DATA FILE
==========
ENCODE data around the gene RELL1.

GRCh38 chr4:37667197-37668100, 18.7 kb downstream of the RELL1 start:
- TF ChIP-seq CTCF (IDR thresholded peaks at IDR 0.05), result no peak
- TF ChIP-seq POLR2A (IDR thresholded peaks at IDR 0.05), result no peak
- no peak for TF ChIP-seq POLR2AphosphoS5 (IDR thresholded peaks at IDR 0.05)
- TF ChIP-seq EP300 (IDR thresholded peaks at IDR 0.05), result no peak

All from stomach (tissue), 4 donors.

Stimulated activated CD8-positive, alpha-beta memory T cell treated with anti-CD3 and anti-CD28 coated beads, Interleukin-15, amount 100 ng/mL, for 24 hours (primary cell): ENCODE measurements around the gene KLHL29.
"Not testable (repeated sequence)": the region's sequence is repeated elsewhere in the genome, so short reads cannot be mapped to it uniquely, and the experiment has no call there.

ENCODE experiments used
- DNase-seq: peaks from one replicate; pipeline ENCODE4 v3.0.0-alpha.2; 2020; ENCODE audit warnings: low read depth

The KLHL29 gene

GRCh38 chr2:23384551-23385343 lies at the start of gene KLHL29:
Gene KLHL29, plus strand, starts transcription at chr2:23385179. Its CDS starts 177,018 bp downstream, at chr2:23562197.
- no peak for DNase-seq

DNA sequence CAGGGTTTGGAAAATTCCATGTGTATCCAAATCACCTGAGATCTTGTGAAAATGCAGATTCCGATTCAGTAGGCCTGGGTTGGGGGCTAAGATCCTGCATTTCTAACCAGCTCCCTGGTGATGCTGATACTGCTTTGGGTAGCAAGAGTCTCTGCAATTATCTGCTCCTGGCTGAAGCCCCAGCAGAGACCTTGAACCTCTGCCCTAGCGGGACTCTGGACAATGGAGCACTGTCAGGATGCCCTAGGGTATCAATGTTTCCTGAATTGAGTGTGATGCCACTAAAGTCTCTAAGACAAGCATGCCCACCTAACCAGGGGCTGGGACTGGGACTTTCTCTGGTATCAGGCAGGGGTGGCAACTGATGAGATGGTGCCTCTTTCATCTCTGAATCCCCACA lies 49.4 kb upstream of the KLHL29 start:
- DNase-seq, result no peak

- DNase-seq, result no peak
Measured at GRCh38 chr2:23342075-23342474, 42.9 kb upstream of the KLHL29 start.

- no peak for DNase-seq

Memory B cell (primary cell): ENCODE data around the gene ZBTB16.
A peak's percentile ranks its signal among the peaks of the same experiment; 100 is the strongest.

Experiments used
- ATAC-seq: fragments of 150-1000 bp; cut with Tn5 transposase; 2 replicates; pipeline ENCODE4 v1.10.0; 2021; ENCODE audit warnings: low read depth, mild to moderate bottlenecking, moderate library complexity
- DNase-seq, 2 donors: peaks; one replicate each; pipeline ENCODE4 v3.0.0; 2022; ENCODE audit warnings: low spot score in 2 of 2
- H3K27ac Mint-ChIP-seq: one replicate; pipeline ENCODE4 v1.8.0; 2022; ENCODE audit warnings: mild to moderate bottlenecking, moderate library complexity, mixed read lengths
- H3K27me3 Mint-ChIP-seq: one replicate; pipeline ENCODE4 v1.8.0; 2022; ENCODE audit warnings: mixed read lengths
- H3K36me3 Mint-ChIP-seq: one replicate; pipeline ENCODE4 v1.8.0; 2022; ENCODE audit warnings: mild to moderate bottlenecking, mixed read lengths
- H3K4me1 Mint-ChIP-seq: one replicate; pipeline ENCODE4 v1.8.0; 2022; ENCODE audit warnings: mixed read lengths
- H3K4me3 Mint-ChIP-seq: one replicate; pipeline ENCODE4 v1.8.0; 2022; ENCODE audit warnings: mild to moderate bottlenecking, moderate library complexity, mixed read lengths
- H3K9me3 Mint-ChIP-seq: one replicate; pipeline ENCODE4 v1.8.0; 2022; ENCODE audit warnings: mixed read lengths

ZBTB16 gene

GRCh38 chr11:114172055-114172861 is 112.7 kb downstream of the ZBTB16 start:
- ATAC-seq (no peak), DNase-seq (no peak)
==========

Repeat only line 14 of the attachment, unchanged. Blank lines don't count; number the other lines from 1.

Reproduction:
Gene KLHL29, plus strand, starts transcription at chr2:23385179. Its CDS starts 177,018 bp downstream, at chr2:23562197.